Clients of lawyers come in many different forms. There are in-house lawyers, who work within large organizations and who spend mightily on legal advice when they have major disputes to resolve or large deals to conclude. There are managers within small or medium-sized businesses, who have properties to rent, employees to engage, and all manner of regulations with which to comply. And there are individual citizens, who may need legal help with such matters as moving house, coping with debt, or pursuing some personal injury claim. Although diverse in nature, these clients currently share a big challenge—generally, they cannot afford legal services when delivered in the traditional way.

General counsel, the individuals who run in-house legal departments, invariably say that they face three problems. First of all, because of difficult economic conditions, they are under pressure to reduce the number of lawyers in their teams. Second, they are being asked by their chief executives, chief finance officers and boards to reduce the amount they spend on external law firms. And yet, at the same time, third, they say they have more legal and compliance work to undertake than ever before; and that the work is riskier too. Many general counsel tell me that they are being required to reduce their overall legal budgets by between 30 percent and 50 percent. On the face of it, this is unsustainable. These clients from major companies and financial institutions are facing the prospect of an increasing workload and yet diminishing legal resources. Something surely has to give here. I call this problem the "more-for-less" challenge—how can clients, working with their external law firms, deliver more legal services at less cost?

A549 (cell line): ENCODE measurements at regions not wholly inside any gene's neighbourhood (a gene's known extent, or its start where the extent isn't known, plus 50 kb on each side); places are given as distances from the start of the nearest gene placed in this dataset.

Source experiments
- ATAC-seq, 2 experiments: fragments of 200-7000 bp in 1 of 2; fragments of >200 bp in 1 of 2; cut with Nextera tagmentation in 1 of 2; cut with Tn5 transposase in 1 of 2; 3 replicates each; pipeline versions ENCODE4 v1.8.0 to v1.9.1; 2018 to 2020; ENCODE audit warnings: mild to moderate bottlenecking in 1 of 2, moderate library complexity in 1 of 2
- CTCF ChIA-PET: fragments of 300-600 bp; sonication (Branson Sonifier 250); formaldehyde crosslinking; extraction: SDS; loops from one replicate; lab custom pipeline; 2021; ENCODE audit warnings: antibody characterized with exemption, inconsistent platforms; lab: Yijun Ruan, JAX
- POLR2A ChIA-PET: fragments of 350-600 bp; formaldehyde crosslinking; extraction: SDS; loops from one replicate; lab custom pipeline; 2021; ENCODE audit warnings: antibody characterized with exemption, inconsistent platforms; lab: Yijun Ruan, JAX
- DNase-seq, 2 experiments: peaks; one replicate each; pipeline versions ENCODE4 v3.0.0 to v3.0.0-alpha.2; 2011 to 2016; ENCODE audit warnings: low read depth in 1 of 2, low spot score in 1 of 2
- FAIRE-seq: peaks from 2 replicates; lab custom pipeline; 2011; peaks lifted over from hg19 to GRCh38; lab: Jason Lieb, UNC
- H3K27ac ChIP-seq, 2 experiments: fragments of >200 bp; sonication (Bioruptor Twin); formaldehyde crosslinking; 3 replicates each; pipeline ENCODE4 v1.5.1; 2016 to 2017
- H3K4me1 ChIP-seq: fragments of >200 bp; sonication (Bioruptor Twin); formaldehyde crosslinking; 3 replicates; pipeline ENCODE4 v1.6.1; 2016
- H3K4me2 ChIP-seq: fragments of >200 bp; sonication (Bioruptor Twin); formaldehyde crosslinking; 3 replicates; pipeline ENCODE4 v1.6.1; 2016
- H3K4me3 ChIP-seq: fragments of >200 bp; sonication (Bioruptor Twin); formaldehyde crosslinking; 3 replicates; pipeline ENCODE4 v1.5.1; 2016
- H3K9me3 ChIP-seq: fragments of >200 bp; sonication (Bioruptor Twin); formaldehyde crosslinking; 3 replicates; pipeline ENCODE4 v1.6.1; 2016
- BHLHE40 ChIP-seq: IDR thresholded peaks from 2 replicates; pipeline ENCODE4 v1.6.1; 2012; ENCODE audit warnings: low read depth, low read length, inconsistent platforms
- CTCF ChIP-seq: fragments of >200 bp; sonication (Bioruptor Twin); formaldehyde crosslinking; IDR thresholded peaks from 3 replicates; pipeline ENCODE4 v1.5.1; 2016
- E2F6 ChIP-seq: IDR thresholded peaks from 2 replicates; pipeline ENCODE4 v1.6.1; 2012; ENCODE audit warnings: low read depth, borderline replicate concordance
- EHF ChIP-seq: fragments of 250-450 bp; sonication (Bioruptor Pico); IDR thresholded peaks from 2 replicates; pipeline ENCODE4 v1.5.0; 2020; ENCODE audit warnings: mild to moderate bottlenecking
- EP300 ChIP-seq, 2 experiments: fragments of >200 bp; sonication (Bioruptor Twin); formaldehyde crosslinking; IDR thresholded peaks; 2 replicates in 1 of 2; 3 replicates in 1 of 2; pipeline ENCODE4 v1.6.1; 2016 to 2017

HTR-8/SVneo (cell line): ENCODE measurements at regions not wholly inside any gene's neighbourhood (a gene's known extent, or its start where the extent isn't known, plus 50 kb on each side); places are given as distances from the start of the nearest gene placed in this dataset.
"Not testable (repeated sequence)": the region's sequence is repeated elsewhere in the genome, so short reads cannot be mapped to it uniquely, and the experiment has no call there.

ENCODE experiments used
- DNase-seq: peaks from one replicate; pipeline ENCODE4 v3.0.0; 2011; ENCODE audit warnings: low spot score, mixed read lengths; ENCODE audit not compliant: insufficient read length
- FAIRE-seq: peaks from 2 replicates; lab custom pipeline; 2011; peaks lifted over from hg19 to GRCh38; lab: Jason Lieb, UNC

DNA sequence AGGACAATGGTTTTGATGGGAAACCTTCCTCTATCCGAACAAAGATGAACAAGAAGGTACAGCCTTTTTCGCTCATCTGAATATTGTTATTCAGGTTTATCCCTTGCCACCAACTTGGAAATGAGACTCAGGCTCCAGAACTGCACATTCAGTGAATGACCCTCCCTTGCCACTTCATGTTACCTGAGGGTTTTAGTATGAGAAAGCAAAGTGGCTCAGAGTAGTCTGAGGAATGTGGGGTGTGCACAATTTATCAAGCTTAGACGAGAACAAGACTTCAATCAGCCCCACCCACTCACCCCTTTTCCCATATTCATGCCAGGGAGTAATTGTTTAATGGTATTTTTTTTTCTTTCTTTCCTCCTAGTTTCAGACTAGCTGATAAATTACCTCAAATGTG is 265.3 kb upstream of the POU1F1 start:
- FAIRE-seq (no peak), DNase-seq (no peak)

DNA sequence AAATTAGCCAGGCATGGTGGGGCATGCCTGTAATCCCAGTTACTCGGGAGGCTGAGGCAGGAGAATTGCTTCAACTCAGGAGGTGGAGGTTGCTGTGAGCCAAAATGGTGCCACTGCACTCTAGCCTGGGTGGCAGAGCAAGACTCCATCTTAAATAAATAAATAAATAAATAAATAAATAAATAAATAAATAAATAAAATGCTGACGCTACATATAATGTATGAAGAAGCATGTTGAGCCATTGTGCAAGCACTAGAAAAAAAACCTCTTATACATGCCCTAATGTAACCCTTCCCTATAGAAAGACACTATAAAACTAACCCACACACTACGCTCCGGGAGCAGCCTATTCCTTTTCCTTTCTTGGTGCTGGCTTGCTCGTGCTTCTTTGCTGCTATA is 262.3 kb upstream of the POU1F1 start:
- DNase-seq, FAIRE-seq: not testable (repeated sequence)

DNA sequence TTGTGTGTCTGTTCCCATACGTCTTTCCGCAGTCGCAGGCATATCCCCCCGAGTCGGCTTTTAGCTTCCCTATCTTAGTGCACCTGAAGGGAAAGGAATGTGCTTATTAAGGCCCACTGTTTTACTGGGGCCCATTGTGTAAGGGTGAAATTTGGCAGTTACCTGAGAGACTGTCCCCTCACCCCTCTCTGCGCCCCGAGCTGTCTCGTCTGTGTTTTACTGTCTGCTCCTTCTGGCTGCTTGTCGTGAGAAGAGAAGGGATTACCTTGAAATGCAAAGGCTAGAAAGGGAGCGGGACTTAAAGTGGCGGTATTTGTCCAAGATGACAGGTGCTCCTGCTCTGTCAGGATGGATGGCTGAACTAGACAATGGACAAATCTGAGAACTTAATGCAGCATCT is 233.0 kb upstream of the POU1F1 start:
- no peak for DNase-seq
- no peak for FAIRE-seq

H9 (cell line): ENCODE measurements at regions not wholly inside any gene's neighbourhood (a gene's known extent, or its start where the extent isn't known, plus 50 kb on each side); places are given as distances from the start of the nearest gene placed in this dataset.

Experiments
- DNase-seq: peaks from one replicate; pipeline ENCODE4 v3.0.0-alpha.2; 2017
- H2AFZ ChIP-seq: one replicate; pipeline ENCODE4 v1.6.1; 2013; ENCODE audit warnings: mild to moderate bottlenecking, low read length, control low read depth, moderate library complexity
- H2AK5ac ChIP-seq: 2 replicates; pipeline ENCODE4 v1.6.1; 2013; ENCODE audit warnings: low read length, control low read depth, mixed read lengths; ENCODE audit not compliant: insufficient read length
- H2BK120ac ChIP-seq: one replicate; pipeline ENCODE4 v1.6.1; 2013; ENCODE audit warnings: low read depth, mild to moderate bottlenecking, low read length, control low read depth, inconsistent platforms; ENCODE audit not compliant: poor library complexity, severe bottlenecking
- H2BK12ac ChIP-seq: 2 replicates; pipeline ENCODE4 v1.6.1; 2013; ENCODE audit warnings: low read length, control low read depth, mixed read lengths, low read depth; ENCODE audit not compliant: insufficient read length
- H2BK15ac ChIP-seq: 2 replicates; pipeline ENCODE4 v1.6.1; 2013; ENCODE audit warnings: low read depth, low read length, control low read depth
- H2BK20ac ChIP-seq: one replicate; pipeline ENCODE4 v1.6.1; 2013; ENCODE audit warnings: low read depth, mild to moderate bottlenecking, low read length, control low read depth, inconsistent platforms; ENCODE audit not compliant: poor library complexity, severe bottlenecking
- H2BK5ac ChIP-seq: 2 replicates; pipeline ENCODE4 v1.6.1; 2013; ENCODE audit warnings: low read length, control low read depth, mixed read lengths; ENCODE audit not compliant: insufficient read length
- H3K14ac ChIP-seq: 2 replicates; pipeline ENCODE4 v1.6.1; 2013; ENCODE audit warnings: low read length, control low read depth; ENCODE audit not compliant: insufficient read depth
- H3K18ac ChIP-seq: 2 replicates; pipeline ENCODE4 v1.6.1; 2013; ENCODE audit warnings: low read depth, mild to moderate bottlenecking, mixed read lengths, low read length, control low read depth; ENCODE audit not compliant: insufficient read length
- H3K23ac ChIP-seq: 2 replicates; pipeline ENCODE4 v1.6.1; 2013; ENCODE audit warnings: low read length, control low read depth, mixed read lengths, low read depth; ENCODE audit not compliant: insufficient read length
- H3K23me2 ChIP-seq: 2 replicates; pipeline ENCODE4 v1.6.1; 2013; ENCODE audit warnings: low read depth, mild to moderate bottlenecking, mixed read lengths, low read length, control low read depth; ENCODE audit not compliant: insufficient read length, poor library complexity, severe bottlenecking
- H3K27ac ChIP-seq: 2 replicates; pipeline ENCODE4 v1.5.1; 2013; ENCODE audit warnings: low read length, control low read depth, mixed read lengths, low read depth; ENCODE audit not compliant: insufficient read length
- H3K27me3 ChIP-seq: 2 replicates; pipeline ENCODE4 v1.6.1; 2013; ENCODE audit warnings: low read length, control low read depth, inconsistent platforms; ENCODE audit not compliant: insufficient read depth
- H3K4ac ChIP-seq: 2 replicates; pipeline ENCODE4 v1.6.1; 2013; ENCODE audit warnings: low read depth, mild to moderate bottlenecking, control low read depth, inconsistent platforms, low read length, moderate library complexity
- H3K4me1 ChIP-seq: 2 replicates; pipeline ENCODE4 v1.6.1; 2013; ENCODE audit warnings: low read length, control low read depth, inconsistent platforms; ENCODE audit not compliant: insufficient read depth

The more-for-less challenge is not just a conundrum for in-house lawyers. Small businesses face a similar dilemma. These traders do not have their own specialist in-house lawyers, and whenever they are in need of serious legal help, they must currently turn to external law firms. In these demanding times, however, many business people confess that they cannot afford lawyers and often have to run the risk of working without legal guidance. As for the consumer, although the law is central to all of our lives, dramatic decreases in public legal aid mean, effectively, that only the very rich or the very poor any longer have the means to afford the services of lawyers. Citizens face the more-for-less challenge too.